Medication and Pelvic Health

Medication and Pelvic Health

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Kristina Koch, PT, DPT, WCS, CLT is a board-certified clinical specialist in women’s health physical therapy and a certified lymphedema therapist. Kristina has been treating pelvic health conditions in individuals of all ages and genders since 2001 and works in private practice in Colorado Springs, CO. Kristina is a member of the HW faculty with her own course, Pharmacologic Considerations for the Pelvic Health Provider, scheduled next on February 4, 2024.

Why it is Important to Know Pharmacology

All rehab providers need to have a foundational understanding of pharmacology for numerous reasons, all of which contribute to providing safe, effective, and comprehensive care to their patients. In pelvic health, therapists often encounter patients who are taking numerous medications, and it is important for us to understand how these drugs may impact a patient's physical function, exercise tolerance, current complaints, and overall well-being.

Basic pharmacology knowledge includes:

  1. Understanding drug classes
  2. Pharmacokinetics and pharmacodynamics: how drugs exert their effect on the body and how the body impacts the drug
  3. Drug interactions: recognizing potential interactions between medications and how they may affect a patient's response to therapy interventions.
  4. Adverse Effects: awareness of possible side effects of medications that could impact a patient's ability to participate in therapy or contribute to their symptoms.

A more comprehensive understanding of pharmacology has clinical relevance on many fronts. The following bullet points highlight how understanding pharmacology has implications for clinical practice.


Pharmacological knowledge allows clinicians to conduct a more comprehensive assessment of their patients. Considering a patient's medication history as part of the overall health profile helps clinicians tailor treatment plans to individual needs and potential limitations.

Safe and Effective Patient Care:

Rehab providers often work with patients who are taking medications for various health conditions. Understanding pharmacology enables therapists to assess potential interactions between drugs and design safe and effective treatment plans.

Optimizing Rehabilitation Strategies:

Medications can impact a patient's response to exercise and rehabilitation. Understanding pharmacology enables rehab providers and therapists to modify treatment plans based on a patient's medication profile, potentially optimizing rehabilitation outcomes.

Pain Management:

Pain is a common reason our patients are seeking physical therapy. Knowledge of medications used for pain management enables therapists to collaborate with healthcare providers to create comprehensive pain management strategies for their patients.

Collaborative Care:

Clinicians often collaborate with physicians, nurses, and other healthcare providers. Knowledge of pharmacology facilitates effective communication, allowing therapists to discuss patient cases, contribute to treatment decisions, and foster a collaborative approach to patient care.

Educating and Empowering Patients:

Pelvic health practitioners and rehab providers play a vital role in educating patients about their health, including medications. Understanding pharmacology allows therapists to explain the purpose of medications, potential side effects, and the importance of compliance, encouraging patient engagement and adherence to treatment plans.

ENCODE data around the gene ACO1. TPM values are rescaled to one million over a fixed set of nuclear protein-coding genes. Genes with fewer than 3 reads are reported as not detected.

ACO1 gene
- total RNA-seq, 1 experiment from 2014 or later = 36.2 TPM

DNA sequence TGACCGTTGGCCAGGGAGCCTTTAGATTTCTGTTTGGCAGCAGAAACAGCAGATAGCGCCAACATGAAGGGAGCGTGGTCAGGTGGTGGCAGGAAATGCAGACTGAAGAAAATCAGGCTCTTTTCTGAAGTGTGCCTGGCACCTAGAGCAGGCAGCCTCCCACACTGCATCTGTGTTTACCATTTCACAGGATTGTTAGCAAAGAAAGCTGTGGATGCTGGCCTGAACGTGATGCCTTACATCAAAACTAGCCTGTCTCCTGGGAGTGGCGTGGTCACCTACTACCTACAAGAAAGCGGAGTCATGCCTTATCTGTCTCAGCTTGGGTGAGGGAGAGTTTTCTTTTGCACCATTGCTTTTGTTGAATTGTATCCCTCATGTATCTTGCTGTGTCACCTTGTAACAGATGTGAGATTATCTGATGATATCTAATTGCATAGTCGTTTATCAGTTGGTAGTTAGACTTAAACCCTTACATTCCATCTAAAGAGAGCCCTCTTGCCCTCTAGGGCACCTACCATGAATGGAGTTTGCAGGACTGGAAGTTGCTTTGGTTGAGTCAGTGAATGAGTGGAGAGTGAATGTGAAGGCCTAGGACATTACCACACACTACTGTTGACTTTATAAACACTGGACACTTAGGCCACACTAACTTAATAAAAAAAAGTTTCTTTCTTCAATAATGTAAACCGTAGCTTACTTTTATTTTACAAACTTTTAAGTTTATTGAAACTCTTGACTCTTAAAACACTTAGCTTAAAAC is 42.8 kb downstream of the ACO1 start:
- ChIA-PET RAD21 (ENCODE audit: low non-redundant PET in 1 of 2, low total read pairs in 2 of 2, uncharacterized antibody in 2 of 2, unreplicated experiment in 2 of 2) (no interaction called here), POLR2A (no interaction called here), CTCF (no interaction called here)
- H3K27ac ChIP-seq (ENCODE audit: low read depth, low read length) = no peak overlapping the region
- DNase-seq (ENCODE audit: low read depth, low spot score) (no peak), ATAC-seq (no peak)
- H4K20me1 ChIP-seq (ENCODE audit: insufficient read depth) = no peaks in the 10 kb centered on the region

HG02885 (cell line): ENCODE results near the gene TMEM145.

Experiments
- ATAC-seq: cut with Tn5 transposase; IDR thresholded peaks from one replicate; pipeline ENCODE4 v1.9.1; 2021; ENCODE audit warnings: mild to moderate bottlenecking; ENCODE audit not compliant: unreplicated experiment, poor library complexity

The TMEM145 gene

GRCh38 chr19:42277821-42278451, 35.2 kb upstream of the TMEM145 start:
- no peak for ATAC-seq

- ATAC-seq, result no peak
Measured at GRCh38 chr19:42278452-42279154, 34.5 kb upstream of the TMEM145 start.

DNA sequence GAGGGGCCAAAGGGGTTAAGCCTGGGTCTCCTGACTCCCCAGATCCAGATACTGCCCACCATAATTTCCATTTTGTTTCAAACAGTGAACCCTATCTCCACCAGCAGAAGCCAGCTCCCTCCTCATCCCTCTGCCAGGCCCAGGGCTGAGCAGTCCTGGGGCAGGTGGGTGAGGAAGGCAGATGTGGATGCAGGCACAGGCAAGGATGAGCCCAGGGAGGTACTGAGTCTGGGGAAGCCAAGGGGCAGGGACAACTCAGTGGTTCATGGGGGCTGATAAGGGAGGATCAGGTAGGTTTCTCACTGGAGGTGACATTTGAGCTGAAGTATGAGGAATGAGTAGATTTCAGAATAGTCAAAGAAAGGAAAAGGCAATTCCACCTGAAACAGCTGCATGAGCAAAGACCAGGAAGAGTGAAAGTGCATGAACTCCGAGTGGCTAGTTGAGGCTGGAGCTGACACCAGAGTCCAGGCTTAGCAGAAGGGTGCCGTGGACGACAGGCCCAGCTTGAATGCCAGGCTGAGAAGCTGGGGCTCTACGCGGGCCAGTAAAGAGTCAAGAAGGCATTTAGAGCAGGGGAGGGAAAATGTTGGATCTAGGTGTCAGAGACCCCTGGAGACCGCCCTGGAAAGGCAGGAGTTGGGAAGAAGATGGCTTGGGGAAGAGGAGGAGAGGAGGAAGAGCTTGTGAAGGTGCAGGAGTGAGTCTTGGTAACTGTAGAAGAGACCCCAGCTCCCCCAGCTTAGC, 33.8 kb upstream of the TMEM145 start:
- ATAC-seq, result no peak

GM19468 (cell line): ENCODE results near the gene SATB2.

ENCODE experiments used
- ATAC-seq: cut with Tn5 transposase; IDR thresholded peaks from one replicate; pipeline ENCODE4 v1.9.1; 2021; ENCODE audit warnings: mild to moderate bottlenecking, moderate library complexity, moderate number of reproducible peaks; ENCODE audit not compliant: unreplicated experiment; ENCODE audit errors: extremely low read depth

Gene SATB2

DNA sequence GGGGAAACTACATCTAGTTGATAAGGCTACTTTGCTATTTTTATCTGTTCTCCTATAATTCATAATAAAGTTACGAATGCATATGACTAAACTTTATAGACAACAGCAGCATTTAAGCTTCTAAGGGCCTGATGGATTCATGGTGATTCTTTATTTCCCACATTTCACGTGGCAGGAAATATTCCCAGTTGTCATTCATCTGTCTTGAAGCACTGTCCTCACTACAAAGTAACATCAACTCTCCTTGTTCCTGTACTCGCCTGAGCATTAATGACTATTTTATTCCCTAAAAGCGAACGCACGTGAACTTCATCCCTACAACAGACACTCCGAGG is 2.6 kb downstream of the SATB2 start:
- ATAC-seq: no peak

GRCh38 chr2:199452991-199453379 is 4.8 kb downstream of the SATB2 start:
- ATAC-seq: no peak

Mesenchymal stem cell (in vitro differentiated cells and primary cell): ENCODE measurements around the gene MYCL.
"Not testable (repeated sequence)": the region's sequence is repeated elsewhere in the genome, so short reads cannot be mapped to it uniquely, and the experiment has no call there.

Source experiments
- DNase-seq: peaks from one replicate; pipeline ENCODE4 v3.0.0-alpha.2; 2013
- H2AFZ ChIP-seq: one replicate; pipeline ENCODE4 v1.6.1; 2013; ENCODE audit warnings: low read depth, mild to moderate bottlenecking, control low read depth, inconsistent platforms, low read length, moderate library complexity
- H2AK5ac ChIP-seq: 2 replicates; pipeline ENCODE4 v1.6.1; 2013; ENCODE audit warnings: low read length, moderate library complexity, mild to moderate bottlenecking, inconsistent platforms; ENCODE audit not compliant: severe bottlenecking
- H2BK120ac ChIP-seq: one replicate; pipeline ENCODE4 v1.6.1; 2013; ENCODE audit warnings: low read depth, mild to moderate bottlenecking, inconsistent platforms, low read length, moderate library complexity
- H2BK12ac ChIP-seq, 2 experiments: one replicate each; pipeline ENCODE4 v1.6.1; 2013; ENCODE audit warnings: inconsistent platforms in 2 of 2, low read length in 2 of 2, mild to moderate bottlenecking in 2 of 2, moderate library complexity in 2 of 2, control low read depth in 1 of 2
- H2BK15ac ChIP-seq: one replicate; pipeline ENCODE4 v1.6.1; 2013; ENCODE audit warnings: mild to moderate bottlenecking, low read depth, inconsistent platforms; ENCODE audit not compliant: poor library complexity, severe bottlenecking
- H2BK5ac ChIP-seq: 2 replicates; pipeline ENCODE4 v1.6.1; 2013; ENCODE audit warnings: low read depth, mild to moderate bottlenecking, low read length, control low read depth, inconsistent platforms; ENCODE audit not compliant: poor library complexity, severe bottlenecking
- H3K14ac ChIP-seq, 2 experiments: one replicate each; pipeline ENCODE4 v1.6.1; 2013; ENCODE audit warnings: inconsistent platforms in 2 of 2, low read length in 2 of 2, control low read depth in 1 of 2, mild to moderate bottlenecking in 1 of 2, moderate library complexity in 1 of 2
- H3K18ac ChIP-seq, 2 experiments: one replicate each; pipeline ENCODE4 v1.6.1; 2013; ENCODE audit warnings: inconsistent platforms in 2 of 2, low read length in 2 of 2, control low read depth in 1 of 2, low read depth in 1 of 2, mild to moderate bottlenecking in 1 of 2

Recognition of Red Flags:

Knowledge of pharmacology enables pelvic health rehab providers to recognize signs and symptoms of adverse drug reactions, identify potential issues early, consult with healthcare providers, and modify treatment plans accordingly.

Informed Decision-Making:

In certain situations, therapists and rehab providers may need to make decisions regarding treatment plans and goals, treatment frequency, or modalities based on a patient's medication profile. A solid understanding of pharmacology contributes to informed decision-making.

Legal and Ethical Considerations:

Pelvic health practitioners need to work within their scope of practice. An understanding of pharmacology helps therapists recognize when it is appropriate to refer patients to other healthcare professionals for medication management.

Monitoring and Reporting:

Monitoring patients for signs of adverse reactions and knowing when to report concerns to other healthcare professionals or federal organizations.

Special Populations:

Pediatrics and geriatrics may require special consideration due to differences in pharmacokinetics and pharmacodynamics. Understanding how medications affect different age groups helps pelvic health therapists and rehab providers adapt our interventions accordingly.

As rehabilitation providers, we invest a substantial amount of time in direct interaction with our patients during their treatment sessions, surpassing the duration they spend with their primary care providers. This prolonged and more frequent engagement, spanning weeks or months, affords our patients an increased opportunity to communicate not only their physical concerns but also their apprehensions regarding medications and potential side effects. This dialogue exceeds what may occur with their physicians or primary care providers. Understanding the impact of medications on a patient is vital for effectively educating them about potential side effects and how these medications may contribute to their complaints, thereby augmenting the overall value of the treatment regimen.

With a solid grasp of pharmacology and insight into medications prescribed for pelvic health, therapists can engage in informed discussions with patients and collaborate effectively with other healthcare providers involved in their care. The capability to explore recent medications, supplements, or alternative approaches that may minimize side effects, mitigate impacts on quality of life, and enhance function. Remaining current on advancements in pharmacology is indispensable for delivering physical therapy interventions that are both effective and grounded in evidence-based practices.

In summary, a strong understanding of pharmacology enhances the overall quality of physical therapy practice. It ensures that physical therapists and rehab providers can provide patient-centered, evidence-based care while collaborating effectively within the broader healthcare team.

Join Kristina in Pharmacologic Considerations for the Pelvic Health Provider on February 4, 2024, to learn about the medications frequently used in pelvic health, their side effects, the clinical impact they may have on your patients, and possible alternatives to consider to improve patient outcomes and quality of life.